From NY Times: Fake stories and memes that crop up during live news events have been a problem on social media for years, but a wild election season has highlighted the news media’s slow response in stemming the flow of nonsense.
From AIGA: Impartiality is not an issue most designers have to contend with, even less so journalistic integrity. Those who practice their craft in ad land know coercion is king, the manipulative power of imagery a tool to be used with abandon. In fact much of commercial visual communication exists to sway an audience: buy this product, engage with this app, trust this service provider, vote for this candidate. With news, however, an impartial image can have disastrous consequences in a business where bias is met with disdain.
This is a daily concern for Gail Bichler, design director of The New York Times Magazine, whose creative team are bound by the same ethical codes as Times journalists, and a commitment to the “importance of checking facts, the exactness of quotations, the integrity of photographs, and
In a Big Think interview, David Westin, who ran ABC News for 14 years, laid out the steps that NBC needs to take to keep Brian Williams at the anchor desk, and recover from Choppergate. First, the network needs to show that it trusts and values Williams. Then, it needs to show viewers that it takes the situation seriously and holds him accountable.
From Big Think: The former head of ABC News laments that scandals like the one at NBC undermine public perception of the entire news industry. "Every time this happens, it takes away a little of the credibility of everybody in the news business," he says.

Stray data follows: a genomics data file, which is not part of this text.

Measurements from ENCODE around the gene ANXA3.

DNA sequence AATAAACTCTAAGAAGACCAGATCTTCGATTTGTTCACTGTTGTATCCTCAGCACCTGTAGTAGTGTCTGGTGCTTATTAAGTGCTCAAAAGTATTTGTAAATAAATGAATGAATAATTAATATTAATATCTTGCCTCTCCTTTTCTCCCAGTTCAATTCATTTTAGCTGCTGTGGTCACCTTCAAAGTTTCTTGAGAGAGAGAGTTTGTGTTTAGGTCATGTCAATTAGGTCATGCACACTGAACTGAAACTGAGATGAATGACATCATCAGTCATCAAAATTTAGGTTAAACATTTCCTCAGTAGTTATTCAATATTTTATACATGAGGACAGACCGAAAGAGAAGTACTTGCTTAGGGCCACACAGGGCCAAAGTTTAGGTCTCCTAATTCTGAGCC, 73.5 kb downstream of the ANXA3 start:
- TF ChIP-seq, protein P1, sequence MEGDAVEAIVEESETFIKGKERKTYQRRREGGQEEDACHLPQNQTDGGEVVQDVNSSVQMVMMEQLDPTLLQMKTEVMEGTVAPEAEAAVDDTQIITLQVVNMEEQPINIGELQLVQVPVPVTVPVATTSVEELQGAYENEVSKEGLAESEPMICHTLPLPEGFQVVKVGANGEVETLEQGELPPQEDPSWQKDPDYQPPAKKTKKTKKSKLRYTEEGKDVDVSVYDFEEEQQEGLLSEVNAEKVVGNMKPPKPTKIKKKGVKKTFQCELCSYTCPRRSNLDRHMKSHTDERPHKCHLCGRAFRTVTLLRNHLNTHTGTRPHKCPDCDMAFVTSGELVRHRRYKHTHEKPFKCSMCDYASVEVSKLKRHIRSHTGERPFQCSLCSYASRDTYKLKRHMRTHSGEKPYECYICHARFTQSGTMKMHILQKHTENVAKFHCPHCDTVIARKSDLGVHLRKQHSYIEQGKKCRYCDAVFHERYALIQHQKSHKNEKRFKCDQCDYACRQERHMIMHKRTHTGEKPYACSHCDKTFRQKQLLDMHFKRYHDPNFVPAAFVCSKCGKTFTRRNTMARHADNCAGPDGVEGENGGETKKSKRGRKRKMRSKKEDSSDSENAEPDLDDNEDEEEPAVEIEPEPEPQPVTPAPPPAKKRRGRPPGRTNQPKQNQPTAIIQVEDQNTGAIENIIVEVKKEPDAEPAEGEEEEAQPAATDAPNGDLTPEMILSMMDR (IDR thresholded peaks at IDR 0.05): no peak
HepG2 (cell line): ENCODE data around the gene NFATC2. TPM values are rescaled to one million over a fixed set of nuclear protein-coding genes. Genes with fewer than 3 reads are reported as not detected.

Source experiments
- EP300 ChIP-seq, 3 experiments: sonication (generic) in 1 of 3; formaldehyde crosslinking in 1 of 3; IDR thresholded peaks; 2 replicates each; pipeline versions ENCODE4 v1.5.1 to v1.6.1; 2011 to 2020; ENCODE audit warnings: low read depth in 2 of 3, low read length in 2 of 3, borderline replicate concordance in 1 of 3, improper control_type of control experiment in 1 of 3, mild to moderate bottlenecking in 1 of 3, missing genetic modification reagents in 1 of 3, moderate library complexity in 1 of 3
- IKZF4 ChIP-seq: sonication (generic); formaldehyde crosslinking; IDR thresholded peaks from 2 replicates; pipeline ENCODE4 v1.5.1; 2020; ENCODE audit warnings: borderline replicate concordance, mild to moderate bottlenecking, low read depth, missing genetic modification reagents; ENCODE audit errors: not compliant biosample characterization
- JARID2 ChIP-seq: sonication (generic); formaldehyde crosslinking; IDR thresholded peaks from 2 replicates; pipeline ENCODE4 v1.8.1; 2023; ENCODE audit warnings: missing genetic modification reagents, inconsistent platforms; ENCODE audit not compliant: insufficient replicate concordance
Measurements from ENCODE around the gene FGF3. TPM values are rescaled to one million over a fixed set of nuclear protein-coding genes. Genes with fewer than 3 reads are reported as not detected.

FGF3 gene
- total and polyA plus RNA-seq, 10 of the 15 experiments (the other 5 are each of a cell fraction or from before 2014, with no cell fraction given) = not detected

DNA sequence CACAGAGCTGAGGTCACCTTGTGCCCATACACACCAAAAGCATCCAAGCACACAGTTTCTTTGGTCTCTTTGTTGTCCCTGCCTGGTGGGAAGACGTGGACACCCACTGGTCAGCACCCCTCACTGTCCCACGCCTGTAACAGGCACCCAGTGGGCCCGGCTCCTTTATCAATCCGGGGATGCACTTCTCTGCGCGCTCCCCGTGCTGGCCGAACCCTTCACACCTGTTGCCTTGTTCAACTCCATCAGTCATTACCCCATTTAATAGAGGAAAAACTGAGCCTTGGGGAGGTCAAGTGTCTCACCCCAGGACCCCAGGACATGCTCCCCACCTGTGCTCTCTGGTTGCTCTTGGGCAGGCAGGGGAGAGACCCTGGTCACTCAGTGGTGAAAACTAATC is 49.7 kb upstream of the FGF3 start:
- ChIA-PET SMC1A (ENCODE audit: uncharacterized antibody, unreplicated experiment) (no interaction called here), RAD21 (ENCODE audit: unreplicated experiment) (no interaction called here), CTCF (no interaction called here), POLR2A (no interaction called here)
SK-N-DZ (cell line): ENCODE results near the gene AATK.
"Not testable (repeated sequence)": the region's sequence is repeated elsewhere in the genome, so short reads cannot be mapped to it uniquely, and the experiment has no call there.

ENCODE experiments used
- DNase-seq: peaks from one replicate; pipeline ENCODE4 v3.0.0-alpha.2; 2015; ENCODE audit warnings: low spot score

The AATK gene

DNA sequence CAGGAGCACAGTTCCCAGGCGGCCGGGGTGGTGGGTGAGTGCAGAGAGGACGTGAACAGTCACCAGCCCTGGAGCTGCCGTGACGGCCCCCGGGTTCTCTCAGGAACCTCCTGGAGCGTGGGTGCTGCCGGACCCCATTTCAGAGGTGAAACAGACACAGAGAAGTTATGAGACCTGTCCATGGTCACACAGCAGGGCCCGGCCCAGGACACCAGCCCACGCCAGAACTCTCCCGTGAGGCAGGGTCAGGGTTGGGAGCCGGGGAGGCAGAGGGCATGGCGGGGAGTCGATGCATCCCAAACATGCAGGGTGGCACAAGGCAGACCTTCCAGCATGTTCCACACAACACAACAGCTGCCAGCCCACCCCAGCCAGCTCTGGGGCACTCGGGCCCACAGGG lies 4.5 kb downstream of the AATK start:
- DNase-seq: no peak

From The Newsroom, the HBO series by Aaron Sorkin. In episode 1, cable anchor Will McAvoy, played by Jeff Daniels, is a guest at a forum of journalism students.
From David Carr at NY Times: Newspapers run corrections all the time, but a mistake on television news, like NBC's misleading editing of an audio clip by George Zimmerman, is often followed by silence.
From Ann Handley: The traditional PR model is dead. Traditional PR sticks close to the script, embargoes press releases, follows a prescribed timeline, and all that. But here’s the problem: Conversations careen with such speed and velocity that you need to rethink your approach if you want to be part of them, says David Meerman Scott.
Enter “newsjacking” — a process, as defined by David, “by which you inject your ideas or angles into breaking news, in real time, in order to generate media coverage for yourself or your business.”
From Knowledge@Wharton: At the Wharton-sponsored Future of Publishing conference held on April 30 in New York, one of the panels looked at the changing nature of content, specifically the increasing popularity of user-generated content spilling forth from an ever-growing variety of sources. The panel included Katharine Zaleski, executive producer and head of digital news products for The Washington Post and before that, senior editor in charge of special projects at The Huffington Post. Following her participation in the panel discussion, Zaleski spoke with Knowledge@Wharton about her role at The Washington Post, the importance of packaging stories, why news sites need to offer other people’s content, and what the future holds for investigative journalists, among other topics.